Strained Relationship with Child Not a Basis to Change Support Obligation
The New Jersey Appellate Division has recently issued an opinion which affirms a trial court’s order compelling a parent to support his children’s college expenses, despite having a strained relationship with his children and offering little input into the college selection decision. Learn about the court’s decision below, and contact a New Jersey family law attorney with any questions about New Jersey child support.
Father Attempts to Change Child Support Obligation
The case, titled K.L.B. v. R.B., is based on a father’s attempt to be relieved of his obligation to support his children’s college educations. The parents’ marital settlement agreement (MSA) had stated that the children’s college costs would be allocated between the parents, with the father covering 60% of the costs and the mother covering 40%. The agreement also noted that the couple’s son, who was already studying at Columbia University, might need to remain in school for a fifth year to complete his degree. The daughter was still in high school when the MSA was created. Nothing in the MSA made this support contingent on the strength of the relationship between the father and his children.
The father’s relationship with his children was troubled at the time of the creation of the MSA and only became more strained as time went on. As the daughter began the college application process, the parents exchanged a number of emails regarding the daughter’s decision-making and the schools she was considering. The father responded with numerous emails which implied that he would support the children’s college expenses only if the relationship between the father and children improved. There was no response via email to this demand.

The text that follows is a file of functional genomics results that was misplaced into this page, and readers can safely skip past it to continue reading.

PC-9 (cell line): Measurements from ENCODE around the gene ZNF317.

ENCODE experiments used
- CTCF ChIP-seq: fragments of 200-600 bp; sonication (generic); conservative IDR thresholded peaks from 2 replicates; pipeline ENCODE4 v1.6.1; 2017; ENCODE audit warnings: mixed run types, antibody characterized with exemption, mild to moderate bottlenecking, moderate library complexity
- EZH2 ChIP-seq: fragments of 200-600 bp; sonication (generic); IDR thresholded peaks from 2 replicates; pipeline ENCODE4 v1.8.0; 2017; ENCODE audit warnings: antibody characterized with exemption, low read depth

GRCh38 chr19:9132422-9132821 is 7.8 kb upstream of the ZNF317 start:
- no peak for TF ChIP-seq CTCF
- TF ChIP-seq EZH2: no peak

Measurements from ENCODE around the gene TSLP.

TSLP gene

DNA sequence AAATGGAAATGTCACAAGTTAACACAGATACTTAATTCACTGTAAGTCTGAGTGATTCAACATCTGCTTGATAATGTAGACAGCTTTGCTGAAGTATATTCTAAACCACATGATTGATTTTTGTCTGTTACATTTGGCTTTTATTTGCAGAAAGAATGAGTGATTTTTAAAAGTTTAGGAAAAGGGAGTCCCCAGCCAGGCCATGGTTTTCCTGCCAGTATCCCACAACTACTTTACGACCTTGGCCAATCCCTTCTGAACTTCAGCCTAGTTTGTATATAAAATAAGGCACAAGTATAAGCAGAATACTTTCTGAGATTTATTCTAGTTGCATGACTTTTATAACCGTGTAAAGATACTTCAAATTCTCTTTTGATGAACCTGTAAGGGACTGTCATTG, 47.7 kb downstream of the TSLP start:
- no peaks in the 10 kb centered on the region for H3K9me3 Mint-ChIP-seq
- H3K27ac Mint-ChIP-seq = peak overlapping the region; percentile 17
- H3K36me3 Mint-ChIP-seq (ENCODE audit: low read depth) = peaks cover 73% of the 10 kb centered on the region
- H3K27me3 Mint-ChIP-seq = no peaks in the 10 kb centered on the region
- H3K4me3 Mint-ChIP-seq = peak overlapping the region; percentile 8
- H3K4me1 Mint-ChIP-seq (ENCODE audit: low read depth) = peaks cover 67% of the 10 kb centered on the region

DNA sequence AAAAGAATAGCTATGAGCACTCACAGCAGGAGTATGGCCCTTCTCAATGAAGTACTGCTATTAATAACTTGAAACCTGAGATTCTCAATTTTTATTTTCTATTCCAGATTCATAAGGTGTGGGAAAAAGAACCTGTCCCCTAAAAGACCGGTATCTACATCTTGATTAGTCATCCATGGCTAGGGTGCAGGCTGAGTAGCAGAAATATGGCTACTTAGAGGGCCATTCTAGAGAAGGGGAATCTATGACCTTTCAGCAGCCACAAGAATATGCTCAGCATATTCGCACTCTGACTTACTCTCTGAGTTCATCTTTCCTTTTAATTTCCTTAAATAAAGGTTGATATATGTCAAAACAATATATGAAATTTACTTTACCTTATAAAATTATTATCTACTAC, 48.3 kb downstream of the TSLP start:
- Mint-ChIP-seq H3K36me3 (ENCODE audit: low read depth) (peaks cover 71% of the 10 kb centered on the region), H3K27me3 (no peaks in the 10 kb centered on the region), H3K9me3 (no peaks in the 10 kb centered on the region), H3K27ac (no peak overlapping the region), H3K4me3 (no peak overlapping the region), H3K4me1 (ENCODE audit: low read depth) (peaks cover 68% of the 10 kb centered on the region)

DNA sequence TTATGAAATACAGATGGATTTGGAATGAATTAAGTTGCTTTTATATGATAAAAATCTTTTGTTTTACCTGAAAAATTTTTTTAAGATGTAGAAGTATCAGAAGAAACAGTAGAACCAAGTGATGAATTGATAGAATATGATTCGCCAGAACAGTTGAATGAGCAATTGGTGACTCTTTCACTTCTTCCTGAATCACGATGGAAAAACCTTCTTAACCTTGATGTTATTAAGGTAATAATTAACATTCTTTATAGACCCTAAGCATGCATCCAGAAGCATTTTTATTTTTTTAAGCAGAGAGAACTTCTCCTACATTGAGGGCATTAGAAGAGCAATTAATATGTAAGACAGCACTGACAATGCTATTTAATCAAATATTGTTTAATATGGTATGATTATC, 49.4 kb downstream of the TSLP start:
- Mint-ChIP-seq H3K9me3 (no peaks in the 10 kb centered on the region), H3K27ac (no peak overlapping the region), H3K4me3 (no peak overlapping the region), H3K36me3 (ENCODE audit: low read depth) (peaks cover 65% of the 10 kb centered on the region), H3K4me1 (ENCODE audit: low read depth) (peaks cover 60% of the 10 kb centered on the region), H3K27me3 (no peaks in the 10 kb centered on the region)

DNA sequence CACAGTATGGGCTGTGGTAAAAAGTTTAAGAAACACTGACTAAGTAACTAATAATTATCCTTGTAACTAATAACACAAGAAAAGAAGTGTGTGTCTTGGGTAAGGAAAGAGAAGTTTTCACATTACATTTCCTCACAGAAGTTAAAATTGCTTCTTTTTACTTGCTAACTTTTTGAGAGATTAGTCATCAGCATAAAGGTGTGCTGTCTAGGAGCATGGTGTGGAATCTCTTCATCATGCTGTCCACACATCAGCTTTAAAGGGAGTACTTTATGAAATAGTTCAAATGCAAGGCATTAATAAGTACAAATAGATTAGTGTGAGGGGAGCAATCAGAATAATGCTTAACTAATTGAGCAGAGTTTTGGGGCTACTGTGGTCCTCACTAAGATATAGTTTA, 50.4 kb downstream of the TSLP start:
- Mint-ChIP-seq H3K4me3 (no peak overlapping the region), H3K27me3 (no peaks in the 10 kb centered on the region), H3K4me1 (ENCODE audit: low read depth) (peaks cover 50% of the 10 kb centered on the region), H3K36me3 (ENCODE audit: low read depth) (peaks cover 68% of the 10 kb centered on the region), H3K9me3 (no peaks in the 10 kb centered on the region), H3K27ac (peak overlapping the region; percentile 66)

The mother filed a motion enforcing the father’s obligation under the MSA to support his children’s college expenses, and the father contested that he was obliged to do so since he had not had input into his daughter’s choice of college. The family judge disagreed, ordering the father to meet his support obligation. The father sought reconsideration of this decision and also requested that the court order reunification therapy with his children.
Family Court Denies Father’s Motion
The family court denied the father’s motion for reconsideration, and the Appellate Division affirmed this denial. The Appellate Division’s opinion noted that, when parties to a support obligation request that that obligation be modified, they must show that circumstances had changed since the obligation was created. The opinion explained that these circumstances could include “an increase in the cost of living, an increase or decrease in the income of the supporting or supported spouse, cohabitation of the dependent spouse, illness or disability arising after the entry of the judgment, and changes in federal tax law.”
The father relied on none of these when requesting that his obligation be changed. Instead, he relied on the deterioration of his relationship with his daughter and an alleged lack of communication about her college search. However, the opinion noted, the father’s relationship with his children had been rocky long before the daughter’s college search began. The mother had produced numerous emails showing that the father had been kept fully informed of his daughter’s college search, even though his attempts over email to place conditions on his support had gone ignored. The opinion concluded that the father had not presented any evidence to warrant a change to his support obligations under the MSA. The opinion also noted that compelled reunification therapy with children in college, and with whom the father’s relationship had begun deteriorating prior to the divorce, was “simply unrealistic.”